I don’t want to socialize anymore with my wife’s ex
Q. My wife of 15 years is best friends with someone in her ex-husband’s family. When her friend has any social gatherings, we’re always invited and my wife always wants to attend.
Her ex also usually attends. I go to appease my wife. I’d like to socialize with her best friend and partner, but not in the company of her ex and his family.
My wife knows how I feel, but still expects me to go.
I don’t feel threatened by her ex in any way. But he already knows so much about us through my wife’s friend. I’m a private person and often feel my/our privacy is being invaded.
Is it wrong to draw the line at socializing with her best friend and partner separately, and not attend when her ex is included in events?
A. It’s not wrong at all. But after 15 years of acceptance, change will present some difficulties.
Try to head these off in advance. Example: You should have some idea why your attendance is so important to her.
If it’s to be close couples with her best friend, suggest you go out with her and her partner, just the four of you, and invite them to your place on their own, too.
If you think she has a need to show her ex that she’s in a solid, happy marriage, point out that he already knows that through the best friend. However, when that friend’s invitation is to celebrate something important, go along. But if there are less significant events, tell her you’d like to start missing some, since they’ll be balanced with seeing the couple at other times.
Feedback regarding the self-centred actress who wouldn’t let her husband “onstage” socially (April 25):
Reader #1: “As the husband of an actress/singer, I know this is so common in artistic circles, that it has a name: “spotlight fever.”
“The most interesting example was a comment I heard from a fashion model, before I met my wife.
“I’d casually asked, ‘What do you think is the world’s most common motivation, i.e. what makes everyone do everything?’ “According to this beautiful young woman, the most common motivation is to be the centre of attention.
“I disagreed, thinking it couldn’t be that simple, but over the years I came to see that she was right. To be the centre of attention is the whole story, at least in the arts.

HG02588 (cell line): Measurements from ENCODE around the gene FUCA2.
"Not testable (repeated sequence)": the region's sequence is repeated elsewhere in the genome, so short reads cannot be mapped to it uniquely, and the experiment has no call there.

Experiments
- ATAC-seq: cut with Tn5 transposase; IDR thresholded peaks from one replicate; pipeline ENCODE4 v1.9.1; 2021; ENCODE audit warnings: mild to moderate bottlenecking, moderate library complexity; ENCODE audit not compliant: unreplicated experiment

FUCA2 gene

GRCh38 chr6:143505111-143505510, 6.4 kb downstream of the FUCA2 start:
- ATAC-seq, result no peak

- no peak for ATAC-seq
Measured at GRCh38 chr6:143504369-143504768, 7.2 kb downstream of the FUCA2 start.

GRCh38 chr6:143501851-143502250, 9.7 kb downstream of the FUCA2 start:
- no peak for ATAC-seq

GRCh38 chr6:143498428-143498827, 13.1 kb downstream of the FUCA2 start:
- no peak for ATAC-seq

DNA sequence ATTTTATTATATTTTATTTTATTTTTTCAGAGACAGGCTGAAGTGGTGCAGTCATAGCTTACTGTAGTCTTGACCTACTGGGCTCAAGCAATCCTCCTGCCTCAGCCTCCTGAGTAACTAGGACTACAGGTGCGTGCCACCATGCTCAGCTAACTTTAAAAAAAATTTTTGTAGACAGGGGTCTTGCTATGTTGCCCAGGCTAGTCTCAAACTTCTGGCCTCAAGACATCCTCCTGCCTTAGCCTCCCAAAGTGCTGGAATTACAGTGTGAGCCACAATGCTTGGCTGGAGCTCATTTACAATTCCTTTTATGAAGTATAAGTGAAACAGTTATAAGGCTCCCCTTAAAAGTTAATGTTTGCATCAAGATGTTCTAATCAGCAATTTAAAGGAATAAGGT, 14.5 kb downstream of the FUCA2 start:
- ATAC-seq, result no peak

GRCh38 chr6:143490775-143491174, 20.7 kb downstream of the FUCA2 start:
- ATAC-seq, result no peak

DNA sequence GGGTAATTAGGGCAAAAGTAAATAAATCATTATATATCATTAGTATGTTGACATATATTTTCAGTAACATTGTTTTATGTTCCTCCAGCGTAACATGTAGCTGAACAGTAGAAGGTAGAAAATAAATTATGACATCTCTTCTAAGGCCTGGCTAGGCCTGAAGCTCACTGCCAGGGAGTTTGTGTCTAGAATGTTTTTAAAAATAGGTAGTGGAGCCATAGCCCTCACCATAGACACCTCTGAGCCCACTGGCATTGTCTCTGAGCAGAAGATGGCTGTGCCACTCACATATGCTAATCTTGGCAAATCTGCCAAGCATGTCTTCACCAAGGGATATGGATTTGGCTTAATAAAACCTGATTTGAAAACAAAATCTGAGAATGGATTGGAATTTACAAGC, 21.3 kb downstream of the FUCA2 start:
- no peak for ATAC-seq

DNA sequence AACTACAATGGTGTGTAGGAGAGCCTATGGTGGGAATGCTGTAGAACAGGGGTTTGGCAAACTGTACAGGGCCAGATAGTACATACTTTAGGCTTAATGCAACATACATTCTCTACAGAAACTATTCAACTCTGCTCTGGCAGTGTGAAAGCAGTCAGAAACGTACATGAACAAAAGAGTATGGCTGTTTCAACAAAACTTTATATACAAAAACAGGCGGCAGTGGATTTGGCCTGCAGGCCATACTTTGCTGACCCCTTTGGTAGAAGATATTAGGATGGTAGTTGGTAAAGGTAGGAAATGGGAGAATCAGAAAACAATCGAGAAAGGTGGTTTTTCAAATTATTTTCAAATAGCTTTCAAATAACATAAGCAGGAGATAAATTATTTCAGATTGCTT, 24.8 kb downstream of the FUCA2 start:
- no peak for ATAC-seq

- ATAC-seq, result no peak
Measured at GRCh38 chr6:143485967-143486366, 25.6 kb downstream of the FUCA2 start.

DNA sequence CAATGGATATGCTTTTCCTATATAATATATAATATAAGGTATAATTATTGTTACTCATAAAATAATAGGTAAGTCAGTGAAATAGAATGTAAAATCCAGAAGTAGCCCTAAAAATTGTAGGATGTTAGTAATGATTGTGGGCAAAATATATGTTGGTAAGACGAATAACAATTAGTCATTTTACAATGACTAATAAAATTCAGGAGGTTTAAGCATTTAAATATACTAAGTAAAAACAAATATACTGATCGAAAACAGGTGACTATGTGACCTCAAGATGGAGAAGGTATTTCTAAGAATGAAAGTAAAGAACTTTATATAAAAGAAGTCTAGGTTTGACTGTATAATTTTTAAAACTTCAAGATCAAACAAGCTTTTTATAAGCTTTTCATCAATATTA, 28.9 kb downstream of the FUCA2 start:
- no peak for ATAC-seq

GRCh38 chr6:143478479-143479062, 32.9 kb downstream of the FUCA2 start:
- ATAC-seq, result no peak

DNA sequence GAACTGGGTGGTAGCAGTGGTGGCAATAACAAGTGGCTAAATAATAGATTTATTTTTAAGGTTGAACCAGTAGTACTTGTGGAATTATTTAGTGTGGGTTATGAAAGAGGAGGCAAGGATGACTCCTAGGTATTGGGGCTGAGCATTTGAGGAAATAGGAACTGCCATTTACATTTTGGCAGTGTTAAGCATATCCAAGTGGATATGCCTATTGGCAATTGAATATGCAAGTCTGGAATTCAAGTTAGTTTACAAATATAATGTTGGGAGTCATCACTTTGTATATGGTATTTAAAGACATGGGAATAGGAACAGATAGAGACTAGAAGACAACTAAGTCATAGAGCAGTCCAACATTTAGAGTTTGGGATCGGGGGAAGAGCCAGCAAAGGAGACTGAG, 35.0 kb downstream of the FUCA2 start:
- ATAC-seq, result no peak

“So when I met my wife, I was used to self-centred people, and that includes myself. But my wife is the most extreme example I’ve ever met.
“I’m still trying to get a word in edgewise with the wife, and it’s an uphill battle, but it makes life interesting.
“What else have we got to do with our time, between gigs, except to play oneupmanship games with my wife? She keeps me on my toes.
“Maybe a self-centred woman isn’t totally wrong, and maybe this isn’t a serious problem. Perhaps it’s up to the guys to step onstage and put on our own show.”
Reader #2: “My longtime friend behaves in a similar way.
“When I’m telling an anecdote, my friend often doesn’t listen, then does or says something that upstages me.
“I gently interrupt and say, ‘This is a short story but I wasn’t quite finished.’ Then I quickly start the rest of my story. “This usually works. “I’m not very confident this pattern between us will ever fundamentally change, as it seems to be more personality-driven than a habit. But it helps our conversation to be more reciprocal in the short term.”
Ellie: Thanks for applying “spotlight fever” to ordinary exchanges. I’m sure many readers have experienced this situation whereby one friend, relative, or colleague repeatedly steals the limelight in a social conversation or work gathering.